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Diving into Science with the Underwater Research Group of NSW (series commenced 2017)
Understatement: Introducing the URG of NSW

Inspiring people, engaging communities and protecting our marine environment.
John Turnbull, President of the Underwater Research Group of NSW (URG), outlines how underwater research has revealed the incredible nature found in Sydney Harbour.
The early days: 1950s and 60s

Clarrie Lawler, past President of the Underwater Research Group of NSW (URG), looks back at the early days of the group which was begun in the early 1950s by Howard Couch, a keen sailor and first President. At that stage URG were making their own diving equipment since the only available were very expensive gear from the USA and Europe. They made their own respirator pieces so people could breathe from a tank of compressed air. By the early 1960s URG had the gear to dive further. Scuba is an excellent way to look at the world in the ocean as divers can slowly glide down to the sea bed and be surrounded by often unknown creatures.The URG were often guided by advice from Elizabeth Pope at the Australian Museum where she curated undersea animals. Clarrie and colleague URG diver, Walt Deas, published Beneath Australian Seas illustrated with Walt’s outstanding marine photography. Photography has now largely replaced taking samples of marine life. Clarrie has seen some incredible sights including an unusual Sea Urchin which was seemingly covered with white flowers. Elizabeth Pope identified it as a well disguised, deadly venomous species  - fortunately also very rarely seen in the region.
Diving suits: growing up with the URG

Denise Lawler, current Secretary and past President of the Underwater Research Group of NSW (URG), remembers growing up with URG and explains how diving has eventually become a part of her life. Denise was born in 1963 and can still remember the smells associated with her father’s (Clarrie Lawler) diving; the fishy smell, the smell of the neoprene diving gear that was washed out afterwards. While Denise didn’t start diving until she was 40, it has become an important part of her life. Compared with diving in the tropics or in lakes. Sydney diving is more challenging in terms of visibility out at sea and there is swell and chop and colder water, factors that add a level of anxiety to the dive. Denise is more interested in pretty fish and especially likes animals with personality like the giant cuttlefish and the eastern blue groper that hangs around divers. She has become a keen underwater photographer. While a late starter, it seems that, for Denise Lawler, diving suits.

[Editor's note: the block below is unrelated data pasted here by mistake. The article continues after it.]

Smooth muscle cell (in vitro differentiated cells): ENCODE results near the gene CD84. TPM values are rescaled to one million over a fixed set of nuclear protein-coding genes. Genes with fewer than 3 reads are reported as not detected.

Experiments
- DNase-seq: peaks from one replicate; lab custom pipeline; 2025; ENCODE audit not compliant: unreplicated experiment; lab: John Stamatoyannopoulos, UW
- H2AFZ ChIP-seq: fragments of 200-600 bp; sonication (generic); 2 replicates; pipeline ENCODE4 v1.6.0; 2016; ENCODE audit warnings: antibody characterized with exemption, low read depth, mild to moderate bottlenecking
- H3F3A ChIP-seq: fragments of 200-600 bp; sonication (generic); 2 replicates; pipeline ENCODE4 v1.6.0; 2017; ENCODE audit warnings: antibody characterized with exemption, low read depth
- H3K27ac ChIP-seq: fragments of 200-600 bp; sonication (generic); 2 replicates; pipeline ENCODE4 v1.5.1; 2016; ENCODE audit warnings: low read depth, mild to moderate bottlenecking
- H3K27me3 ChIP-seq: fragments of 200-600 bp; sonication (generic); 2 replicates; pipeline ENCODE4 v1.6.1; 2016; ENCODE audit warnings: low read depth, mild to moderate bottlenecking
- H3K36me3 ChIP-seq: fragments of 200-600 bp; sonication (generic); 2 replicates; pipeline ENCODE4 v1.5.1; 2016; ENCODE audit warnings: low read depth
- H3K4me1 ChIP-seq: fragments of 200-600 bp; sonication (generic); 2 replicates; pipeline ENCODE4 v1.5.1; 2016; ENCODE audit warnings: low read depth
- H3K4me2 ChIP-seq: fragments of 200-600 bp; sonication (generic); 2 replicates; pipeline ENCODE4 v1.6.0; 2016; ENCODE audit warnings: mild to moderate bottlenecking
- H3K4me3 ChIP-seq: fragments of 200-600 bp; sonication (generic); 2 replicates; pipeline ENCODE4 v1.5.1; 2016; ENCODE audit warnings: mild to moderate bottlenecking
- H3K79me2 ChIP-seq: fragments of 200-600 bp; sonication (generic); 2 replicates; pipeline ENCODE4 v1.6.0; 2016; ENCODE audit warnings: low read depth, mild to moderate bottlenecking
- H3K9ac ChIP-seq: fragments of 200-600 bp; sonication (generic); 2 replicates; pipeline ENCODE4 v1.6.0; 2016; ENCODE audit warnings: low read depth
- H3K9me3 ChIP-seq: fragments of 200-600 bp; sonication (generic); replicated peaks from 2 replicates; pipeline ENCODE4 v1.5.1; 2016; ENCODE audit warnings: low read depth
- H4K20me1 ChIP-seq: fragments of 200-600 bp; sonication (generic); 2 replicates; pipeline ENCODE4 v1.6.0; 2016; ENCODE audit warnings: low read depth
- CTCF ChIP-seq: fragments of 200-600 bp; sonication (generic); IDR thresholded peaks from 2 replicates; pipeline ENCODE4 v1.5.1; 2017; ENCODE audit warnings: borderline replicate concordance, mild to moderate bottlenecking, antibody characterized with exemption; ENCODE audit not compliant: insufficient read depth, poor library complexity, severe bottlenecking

1960s forward: Advances in gear and exploration

Gearing up for exploration with the URG: Colin Piper first learnt to dive with the URG in 1966. When he first joined the URG, diving gear was quite basic: a wetsuit (not necessarily warm and well fitting) fins, a mask, a snorkel, a knife, a lead belt, an air tank and a regulator. Over time, equipment embraced the open-circuit SCUBA design devised in 1943 by Jacques Cousteau and Émile Gagnan that featured a twin hose set-up. In Australia Ted Eldred developed a single hose regulator, the Porpoise (released in 1952) and single hose gear is used by 99% of divers today. Colin has been involved with the URG in several research projects. These include Commonwealth funded baseline studies of the benthic and fish life in the North Harbour Aquatic Reserve and a project with marine archaeologists involved diving in the south-west arm of Port Hacking looking for 30,000 year old Aboriginal rock shelves.
Clarrie Lawler: a leading light

In Memorium: Clarrie Lawler, past president of URG, passed away in early May, at the age of 89. He self taught himself to scuba dive in the 1960s, despite not being able to swim properly and joined the Underwater Research Group of NSW and served as secretary and then president for several years. He co-authored Beneath Australian Seas in 1970 with Walter Deas and contributed to other books and journals. He is also an honorary member of the Australian Museum for his contribution collecting specimens for them. An amazing illustrator and a captivating story teller, it is a big loss for the club as he was such a prominent member who contributed so much to the club and to citizen science. Condolences go to his daughter, Denise (URG secretary), and to his family. He will be greatly missed, as will his captivating stories about his underwater adventures in the 1950s and 60s.
Deep Space: Life down under